Ransomware is "a violent crime to the network," according to U.S. Secret Service investigator Mike Moran, who made his remarks at the Cybersecurity & Infrastructure Security Agency's Cybersummit last month.
The attacks will continue as long as people are willing to pay the ransom, he added.
For network administrators this should be a sobering thought, particularly for two reasons.
The first is that it is getting easier and easier to launch ransomware attacks, and there is no shortage of people willing to launch them. Ransomware as a Service (RaaS) offerings mean that you don't need to have any particular technical skills to launch a ransomware attack, just the desire to do so – and if you have access to a network to exploit then even better.
Insiders become an issue
The second reason is that – thanks to Covid-19 – the world economy is in a downturn, and increasingly large amounts of people are struggling to make ends meet. That means the threat to networks from insiders – the disgruntled employee who feels he or she is not being appreciated by the organization, for example – is likely as high as it has ever been.
So launching a ransomware attack is easy, an economic downturn means the motivation to make money is there, and an insider has the means to bypass perimeter security measures and get the malicious code right into the heart of an organization's network.
Remote work makes ransomware defense tougher
Of course there are existing measures that are in place on many networks to try to mitigate the threat of ransomware. These include early detection, as well as backups from which encrypted data can be restored – although backups have been targeted by ransomware attackers too so those systems need to be robust.
But the rise in home working arrangements means that in many cases these measures are less effective than if employees were working from within the network perimeter.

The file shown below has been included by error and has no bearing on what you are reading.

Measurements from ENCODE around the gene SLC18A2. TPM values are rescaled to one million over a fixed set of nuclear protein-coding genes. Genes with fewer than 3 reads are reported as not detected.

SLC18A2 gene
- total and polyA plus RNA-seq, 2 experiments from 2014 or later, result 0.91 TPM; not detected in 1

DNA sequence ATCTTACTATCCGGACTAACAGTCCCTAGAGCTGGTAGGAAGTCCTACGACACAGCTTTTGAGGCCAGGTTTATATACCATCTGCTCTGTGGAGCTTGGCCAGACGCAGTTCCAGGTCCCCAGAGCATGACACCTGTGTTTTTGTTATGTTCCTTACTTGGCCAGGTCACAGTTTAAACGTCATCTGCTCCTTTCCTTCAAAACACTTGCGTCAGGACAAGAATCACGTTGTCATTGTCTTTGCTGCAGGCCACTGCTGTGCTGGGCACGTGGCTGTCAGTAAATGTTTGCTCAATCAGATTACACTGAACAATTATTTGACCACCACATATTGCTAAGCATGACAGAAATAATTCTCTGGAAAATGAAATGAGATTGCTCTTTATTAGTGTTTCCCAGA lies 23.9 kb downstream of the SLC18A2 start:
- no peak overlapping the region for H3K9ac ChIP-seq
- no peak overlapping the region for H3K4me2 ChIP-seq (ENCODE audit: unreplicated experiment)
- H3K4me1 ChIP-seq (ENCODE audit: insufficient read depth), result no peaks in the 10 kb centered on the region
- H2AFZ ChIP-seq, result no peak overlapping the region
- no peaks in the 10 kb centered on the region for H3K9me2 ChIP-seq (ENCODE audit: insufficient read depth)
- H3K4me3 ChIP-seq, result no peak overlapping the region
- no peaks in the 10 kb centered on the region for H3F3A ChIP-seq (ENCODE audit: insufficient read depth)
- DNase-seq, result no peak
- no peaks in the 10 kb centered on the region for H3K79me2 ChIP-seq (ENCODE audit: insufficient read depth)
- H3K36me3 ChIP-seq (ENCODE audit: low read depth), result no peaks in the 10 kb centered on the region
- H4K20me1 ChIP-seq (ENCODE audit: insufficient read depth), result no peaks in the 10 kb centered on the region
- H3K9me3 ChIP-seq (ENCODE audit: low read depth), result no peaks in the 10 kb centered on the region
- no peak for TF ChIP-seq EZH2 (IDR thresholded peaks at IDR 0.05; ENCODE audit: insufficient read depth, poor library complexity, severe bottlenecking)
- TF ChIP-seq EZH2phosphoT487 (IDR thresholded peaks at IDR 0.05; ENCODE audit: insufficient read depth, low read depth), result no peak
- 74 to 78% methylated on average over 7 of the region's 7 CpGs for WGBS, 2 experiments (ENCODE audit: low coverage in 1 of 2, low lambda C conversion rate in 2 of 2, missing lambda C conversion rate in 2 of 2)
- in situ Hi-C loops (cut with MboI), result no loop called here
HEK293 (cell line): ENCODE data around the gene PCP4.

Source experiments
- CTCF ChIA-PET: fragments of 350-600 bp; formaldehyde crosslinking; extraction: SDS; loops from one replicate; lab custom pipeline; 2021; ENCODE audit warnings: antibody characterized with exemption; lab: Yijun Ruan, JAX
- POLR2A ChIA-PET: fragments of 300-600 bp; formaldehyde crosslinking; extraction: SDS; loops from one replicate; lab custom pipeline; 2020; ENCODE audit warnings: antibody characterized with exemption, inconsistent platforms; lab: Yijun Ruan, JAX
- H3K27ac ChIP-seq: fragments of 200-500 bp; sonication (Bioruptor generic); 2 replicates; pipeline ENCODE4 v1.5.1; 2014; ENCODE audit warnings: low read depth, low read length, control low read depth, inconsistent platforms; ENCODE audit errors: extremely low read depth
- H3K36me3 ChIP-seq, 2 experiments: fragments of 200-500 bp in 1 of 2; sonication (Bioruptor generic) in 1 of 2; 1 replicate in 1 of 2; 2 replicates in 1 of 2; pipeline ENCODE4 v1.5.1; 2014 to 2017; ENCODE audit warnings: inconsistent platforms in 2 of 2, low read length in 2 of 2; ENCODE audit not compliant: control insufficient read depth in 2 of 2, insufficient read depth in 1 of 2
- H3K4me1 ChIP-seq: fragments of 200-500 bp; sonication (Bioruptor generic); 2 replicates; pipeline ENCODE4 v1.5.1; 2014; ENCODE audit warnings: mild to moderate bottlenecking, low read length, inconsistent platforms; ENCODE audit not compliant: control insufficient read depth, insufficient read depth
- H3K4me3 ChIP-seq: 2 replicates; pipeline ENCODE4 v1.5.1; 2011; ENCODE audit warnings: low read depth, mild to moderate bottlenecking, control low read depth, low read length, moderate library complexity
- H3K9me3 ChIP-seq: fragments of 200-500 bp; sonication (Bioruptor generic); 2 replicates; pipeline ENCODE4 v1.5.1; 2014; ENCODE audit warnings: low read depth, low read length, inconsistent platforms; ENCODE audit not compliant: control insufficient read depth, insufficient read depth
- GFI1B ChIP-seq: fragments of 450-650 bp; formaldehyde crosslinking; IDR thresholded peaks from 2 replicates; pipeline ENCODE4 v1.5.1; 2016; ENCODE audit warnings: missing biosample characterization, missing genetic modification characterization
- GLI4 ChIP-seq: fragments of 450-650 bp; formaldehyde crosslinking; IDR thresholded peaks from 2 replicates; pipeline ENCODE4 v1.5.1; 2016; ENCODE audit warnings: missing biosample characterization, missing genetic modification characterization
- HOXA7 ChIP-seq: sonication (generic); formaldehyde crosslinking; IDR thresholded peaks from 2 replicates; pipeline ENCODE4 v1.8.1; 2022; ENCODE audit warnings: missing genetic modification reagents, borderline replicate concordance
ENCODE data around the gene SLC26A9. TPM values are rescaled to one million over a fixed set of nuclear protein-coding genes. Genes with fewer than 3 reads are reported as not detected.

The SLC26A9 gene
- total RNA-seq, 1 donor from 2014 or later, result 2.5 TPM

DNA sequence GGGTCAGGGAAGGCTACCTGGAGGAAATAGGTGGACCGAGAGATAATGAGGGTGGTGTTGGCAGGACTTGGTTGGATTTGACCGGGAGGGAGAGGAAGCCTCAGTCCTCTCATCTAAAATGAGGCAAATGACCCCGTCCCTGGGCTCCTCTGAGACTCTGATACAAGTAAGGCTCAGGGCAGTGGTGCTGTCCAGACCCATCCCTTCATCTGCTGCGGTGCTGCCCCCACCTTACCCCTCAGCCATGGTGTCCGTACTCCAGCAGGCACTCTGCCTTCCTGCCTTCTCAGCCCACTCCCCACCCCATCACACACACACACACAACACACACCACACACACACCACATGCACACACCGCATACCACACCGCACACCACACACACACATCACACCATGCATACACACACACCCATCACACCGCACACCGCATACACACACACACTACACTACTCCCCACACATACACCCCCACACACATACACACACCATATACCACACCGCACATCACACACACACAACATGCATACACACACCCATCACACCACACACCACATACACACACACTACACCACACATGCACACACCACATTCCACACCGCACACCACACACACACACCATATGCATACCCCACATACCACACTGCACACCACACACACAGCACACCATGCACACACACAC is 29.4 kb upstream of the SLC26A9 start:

Malware authors are also getting sneakier and more sophisticated, and many strains of ransomware not only encrypt an organization's data but also exfiltrate as much of it as possible.
An enterprise that falls victim to an attack may be able to get back in business without paying a ransom – eventually – by restoring data from backups. But even if it can do this successfully, those responsible for the attack will still have a copy of some or all of the data, which they can threaten to make public or sell to other criminals if a ransom is not paid.
And it gets worse. Ransoms are skyrocketing as criminals look to extort hundreds of thousands or millions of dollars from organizations, rather than the hundreds or thousands of dollars that was more common a few years ago, according to Jonathan Holmes, a supervisory special agent at the FBI Major Cyber Crimes Unit.
They are also getting more sophisticated: some ransomware operations go so far as to have "customer service" representatives who are there to help companies negotiate a "fair deal" for a satisfactory outcome, according to Jason Conboy, of the Department of Homeland Security (DHS) investigation division.
The upshot of this is that network professionals of all types – administrators, engineers, architects, security specialists and so on – need to be on their toes now more than ever, doing as much as possible to protect the network and reduce the chances of falling victim to ransomware.